Students and Faculty Contribute at the National Conference on Undergraduate Research

May 10, 2023
A colorful mural of sunflowers and various faces are set before a rainbow.

The importance of creating and facilitating collaborative opportunities for faculty, staff, and students to pursue research and creative scholarship cannot be overstated. 

Each year, the Council on Undergraduate Research (CUR) selects a host university as the setting for the National Conference on Undergraduate Research (NCUR). This year, the University of Wisconsin – Eau Claire showcased the scholarly work of more than 4,000 students and faculty-administrators who provide innovative and creative approaches to engaging students in their work. 

Unique to NCUR this year were special collaborative artistic projects that include diverse teams of students to produce original work in dance, music, theater, literature, and mural projects.

Two WSU art students, Jules Cullinane and Jacob Paddock, along with 5 other nationally selected students, received the honor of creating collaborative murals on the campus of UW-Eau Claire.  They worked collaboratively to create mural designs focused on equity, diversity, and inclusion.

Founded in 1978, CUR describes its mission and purpose as an “organization of individual, institutional, and affiliate members from around the world that share a focus on providing high-quality and collaborative undergraduate research, scholarly, and creative activity opportunities for faculty and students.”

More than 700 institutions, including Westfield State University are members of CUR, engaging in shared opportunities to advance undergraduate research.  

“Jules and Jacob are impressive and unique artists who are worthy of this prestigious selection. It is impressive that two out of the seven students chosen nationally are from Westfield State University and it speaks to the quality of our Art Department faculty and program overall,” Jarvinen said.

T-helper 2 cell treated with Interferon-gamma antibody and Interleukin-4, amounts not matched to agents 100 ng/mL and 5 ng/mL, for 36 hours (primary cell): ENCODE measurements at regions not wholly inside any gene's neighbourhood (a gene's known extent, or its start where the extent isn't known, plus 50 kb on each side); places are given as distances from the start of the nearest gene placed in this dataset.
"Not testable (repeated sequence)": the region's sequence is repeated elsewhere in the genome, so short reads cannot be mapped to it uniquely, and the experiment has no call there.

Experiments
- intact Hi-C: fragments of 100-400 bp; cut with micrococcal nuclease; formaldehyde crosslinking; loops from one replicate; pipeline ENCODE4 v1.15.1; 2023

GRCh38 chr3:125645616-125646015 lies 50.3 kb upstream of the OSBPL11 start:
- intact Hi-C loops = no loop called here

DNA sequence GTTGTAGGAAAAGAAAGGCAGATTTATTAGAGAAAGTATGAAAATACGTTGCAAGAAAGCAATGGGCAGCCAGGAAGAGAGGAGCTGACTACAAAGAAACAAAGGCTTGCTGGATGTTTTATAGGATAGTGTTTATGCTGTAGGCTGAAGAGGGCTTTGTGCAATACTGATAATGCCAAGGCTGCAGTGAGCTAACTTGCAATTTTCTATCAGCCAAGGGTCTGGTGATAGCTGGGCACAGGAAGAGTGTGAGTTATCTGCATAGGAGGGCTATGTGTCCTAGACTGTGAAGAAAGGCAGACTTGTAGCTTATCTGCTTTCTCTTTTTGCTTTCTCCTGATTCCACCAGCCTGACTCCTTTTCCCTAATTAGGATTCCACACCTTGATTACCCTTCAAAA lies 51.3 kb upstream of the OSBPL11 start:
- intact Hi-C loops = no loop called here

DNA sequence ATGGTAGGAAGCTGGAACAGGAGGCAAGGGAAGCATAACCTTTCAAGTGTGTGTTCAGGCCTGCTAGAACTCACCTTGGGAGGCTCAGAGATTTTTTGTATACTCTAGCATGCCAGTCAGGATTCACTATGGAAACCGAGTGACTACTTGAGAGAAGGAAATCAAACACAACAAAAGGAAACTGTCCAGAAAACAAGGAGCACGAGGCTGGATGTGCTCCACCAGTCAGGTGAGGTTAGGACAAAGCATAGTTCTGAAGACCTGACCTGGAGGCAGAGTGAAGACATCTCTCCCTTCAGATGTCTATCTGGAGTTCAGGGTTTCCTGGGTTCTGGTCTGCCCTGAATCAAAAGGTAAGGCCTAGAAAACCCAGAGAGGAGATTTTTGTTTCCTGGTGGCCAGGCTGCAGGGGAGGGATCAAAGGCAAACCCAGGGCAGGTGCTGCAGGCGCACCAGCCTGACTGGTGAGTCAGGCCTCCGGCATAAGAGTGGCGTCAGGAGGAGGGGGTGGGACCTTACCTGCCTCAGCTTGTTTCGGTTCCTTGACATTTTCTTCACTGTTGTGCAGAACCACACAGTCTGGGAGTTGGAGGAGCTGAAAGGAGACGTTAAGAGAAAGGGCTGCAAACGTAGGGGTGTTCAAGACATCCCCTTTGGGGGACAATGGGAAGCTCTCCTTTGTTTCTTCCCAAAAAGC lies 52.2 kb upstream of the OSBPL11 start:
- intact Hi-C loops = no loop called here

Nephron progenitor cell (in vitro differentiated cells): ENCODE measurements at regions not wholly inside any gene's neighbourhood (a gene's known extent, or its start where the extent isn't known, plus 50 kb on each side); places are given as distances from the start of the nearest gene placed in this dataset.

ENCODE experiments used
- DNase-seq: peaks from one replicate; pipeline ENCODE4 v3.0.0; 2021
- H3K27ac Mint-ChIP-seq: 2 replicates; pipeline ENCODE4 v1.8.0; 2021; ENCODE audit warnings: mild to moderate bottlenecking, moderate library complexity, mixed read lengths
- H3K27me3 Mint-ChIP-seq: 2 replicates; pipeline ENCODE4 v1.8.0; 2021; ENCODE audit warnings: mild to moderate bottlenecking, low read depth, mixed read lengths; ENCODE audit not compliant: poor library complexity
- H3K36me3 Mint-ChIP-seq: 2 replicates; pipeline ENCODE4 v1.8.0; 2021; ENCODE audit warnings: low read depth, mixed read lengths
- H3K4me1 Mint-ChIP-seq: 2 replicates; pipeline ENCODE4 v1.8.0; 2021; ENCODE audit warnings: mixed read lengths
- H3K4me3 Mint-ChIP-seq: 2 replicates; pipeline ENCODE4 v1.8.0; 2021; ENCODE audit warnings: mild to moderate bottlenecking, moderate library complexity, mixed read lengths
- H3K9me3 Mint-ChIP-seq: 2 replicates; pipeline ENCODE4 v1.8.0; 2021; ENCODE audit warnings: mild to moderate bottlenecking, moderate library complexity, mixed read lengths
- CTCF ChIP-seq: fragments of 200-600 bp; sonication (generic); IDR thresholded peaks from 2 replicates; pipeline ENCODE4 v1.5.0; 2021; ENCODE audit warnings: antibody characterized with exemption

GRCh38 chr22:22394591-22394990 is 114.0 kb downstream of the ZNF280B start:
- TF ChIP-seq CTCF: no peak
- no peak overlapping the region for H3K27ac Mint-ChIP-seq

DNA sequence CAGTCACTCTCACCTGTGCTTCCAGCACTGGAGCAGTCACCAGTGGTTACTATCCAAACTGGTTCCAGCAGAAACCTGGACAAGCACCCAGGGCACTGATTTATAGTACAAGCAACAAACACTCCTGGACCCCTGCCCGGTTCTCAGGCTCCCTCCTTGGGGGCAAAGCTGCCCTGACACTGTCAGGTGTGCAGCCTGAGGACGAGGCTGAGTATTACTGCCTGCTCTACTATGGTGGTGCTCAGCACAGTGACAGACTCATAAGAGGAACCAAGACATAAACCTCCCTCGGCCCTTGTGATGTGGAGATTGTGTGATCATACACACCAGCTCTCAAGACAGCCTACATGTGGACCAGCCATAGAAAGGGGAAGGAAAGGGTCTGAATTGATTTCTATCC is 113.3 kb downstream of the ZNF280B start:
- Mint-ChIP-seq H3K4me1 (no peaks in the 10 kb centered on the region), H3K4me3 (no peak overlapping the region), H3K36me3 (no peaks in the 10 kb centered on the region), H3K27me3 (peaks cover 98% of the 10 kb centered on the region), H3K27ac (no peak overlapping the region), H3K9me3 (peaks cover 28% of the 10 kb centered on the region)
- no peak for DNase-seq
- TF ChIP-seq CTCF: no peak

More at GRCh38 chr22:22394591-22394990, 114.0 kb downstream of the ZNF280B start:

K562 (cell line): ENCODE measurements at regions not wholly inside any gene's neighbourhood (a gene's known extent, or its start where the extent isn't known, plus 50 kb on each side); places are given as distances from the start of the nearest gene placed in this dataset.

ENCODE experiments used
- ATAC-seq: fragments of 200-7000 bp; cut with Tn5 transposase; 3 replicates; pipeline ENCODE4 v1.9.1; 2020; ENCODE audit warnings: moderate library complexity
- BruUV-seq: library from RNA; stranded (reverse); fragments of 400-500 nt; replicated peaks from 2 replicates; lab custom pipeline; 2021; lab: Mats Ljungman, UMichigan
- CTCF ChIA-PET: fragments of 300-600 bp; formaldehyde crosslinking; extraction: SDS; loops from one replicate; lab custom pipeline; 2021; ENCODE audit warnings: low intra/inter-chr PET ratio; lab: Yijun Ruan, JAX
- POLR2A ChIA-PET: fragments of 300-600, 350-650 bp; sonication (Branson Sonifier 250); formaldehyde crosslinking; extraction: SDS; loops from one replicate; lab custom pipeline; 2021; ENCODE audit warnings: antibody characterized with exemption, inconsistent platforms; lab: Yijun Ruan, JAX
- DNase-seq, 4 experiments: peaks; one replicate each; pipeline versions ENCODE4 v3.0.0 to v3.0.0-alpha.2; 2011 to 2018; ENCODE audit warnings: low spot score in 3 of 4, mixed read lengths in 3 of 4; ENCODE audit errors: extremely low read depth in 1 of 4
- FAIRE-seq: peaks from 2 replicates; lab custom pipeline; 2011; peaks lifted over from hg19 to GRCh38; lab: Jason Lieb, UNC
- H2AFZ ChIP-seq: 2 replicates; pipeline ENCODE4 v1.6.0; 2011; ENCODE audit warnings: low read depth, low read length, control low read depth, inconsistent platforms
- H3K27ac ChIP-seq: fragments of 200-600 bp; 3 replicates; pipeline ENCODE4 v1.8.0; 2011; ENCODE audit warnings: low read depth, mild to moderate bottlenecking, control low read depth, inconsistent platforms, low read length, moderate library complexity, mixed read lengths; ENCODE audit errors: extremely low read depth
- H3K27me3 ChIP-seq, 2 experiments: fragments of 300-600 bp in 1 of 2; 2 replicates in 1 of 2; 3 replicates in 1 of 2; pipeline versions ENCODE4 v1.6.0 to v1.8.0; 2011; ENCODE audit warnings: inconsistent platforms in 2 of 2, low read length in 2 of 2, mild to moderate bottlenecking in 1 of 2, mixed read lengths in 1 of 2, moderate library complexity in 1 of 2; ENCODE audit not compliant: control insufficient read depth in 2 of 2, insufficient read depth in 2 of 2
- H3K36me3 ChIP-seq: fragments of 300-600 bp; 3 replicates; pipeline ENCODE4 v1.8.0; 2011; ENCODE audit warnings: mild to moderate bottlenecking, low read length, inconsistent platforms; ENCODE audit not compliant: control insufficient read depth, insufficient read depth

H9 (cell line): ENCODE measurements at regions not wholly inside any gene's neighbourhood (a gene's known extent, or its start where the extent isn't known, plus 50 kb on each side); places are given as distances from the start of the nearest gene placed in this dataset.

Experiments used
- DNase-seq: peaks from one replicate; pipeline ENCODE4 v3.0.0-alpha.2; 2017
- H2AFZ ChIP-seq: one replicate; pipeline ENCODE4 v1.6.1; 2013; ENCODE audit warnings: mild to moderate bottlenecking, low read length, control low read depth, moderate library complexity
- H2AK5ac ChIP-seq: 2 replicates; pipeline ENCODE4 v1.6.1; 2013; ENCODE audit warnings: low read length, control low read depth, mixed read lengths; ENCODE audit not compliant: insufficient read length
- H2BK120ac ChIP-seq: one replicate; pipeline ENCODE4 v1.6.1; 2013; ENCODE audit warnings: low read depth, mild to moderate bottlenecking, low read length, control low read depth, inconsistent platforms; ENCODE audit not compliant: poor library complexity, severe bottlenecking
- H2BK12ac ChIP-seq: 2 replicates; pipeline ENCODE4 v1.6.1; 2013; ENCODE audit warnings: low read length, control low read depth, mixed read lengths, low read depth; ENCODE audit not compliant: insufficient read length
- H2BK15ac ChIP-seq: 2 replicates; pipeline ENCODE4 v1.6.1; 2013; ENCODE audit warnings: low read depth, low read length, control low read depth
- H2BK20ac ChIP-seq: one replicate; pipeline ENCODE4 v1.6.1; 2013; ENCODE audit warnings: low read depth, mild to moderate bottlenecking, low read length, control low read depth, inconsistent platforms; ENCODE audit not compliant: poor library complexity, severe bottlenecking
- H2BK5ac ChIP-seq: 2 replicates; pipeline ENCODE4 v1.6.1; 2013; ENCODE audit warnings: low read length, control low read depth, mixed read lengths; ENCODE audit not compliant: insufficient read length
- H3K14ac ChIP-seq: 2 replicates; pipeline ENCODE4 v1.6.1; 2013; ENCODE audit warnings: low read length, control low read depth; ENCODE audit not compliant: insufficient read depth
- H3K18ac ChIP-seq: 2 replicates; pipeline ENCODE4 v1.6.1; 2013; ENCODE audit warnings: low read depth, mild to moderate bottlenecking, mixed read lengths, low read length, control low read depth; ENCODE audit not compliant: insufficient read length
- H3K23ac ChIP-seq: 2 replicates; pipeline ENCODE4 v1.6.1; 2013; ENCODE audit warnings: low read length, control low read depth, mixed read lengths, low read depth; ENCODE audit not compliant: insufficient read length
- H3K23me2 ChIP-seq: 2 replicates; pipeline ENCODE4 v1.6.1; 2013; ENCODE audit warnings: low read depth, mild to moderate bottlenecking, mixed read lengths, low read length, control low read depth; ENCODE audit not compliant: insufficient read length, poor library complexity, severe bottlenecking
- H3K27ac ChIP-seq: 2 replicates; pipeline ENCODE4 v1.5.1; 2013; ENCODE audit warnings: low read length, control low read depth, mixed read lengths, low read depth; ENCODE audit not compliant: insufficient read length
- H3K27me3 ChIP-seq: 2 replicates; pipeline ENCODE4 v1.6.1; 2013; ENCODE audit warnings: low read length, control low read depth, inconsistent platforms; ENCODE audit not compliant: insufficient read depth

“It was an incredible experience being at NCUR and I learned so much about my craft,” Cullinane said.  “I learned more than I could have imagined throughout this process; how to work on a new surface, with a new medium, at a scale like never before. Importantly, I learned how to properly communicate, how to let someone else take charge when it was necessary, how to voice my opinion and share my ideas respectfully, how to ask for help when I needed it, and most importantly how important what I do is to the world.”

In addition to Cullinane and Paddock, Stacy Rodriguez, a Biology major was selected to attend the conference as a future researcher.

“Attending the National Conference for Undergraduate Research was an unforgettable experience that expanded my knowledge and passion for the field of research,” Rodriguez said. “As a biology major, I was ecstatic about the opportunity to witness the incredible work of fellow undergraduate researchers. The conference proved to be a melting pot of academic knowledge, ideas, and innovation. It was fascinating to see how the different fields of study complemented each other in creating a diverse and intellectually stimulating environment. The experience left me feeling energized and inspired to pursue further education and research opportunities.

Paddock expressed similar feelings on the event: “I believe this opportunity allowed for several important doors to open, it has gotten me in contact with several artists in several parts of the country and has allowed for me to work with other artists in an ambitious and collaborative manor. This opportunity also allowed for me to work at a scale that had never occurred to me, the mural spans roughly 18ft across and 8ft upwards, this of course had its challenges. It required teamwork between the muralists and creative innovation to complete our goals,” Paddock said.

For more information on CURCA

See additional information on the Council on Undergraduate Research